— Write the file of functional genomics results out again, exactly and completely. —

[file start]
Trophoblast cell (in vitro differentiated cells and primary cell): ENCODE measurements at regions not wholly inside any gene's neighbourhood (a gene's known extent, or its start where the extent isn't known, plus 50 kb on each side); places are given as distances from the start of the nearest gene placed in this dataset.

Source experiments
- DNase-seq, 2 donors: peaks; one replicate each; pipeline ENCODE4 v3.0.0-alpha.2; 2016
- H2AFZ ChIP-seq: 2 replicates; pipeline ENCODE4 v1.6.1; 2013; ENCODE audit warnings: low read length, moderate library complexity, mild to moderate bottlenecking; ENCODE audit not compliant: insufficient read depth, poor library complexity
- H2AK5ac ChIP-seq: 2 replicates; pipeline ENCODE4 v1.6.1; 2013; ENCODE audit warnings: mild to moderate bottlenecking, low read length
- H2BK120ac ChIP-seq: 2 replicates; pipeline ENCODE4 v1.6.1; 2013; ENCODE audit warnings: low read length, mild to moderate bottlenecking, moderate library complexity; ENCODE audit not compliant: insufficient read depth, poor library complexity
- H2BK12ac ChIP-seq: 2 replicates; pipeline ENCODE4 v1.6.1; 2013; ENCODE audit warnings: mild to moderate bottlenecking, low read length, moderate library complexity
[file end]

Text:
Trophoblast cell (in vitro differentiated cells and primary cell): ENCODE measurements at regions not wholly inside any gene's neighbourhood (a gene's known extent, or its start where the extent isn't known, plus 50 kb on each side); places are given as distances from the start of the nearest gene placed in this dataset.

Source experiments
- DNase-seq, 2 donors: peaks; one replicate each; pipeline ENCODE4 v3.0.0-alpha.2; 2016
- H2AFZ ChIP-seq: 2 replicates; pipeline ENCODE4 v1.6.1; 2013; ENCODE audit warnings: low read length, moderate library complexity, mild to moderate bottlenecking; ENCODE audit not compliant: insufficient read depth, poor library complexity
- H2AK5ac ChIP-seq: 2 replicates; pipeline ENCODE4 v1.6.1; 2013; ENCODE audit warnings: mild to moderate bottlenecking, low read length
- H2BK120ac ChIP-seq: 2 replicates; pipeline ENCODE4 v1.6.1; 2013; ENCODE audit warnings: low read length, mild to moderate bottlenecking, moderate library complexity; ENCODE audit not compliant: insufficient read depth, poor library complexity
- H2BK12ac ChIP-seq: 2 replicates; pipeline ENCODE4 v1.6.1; 2013; ENCODE audit warnings: mild to moderate bottlenecking, low read length, moderate library complexity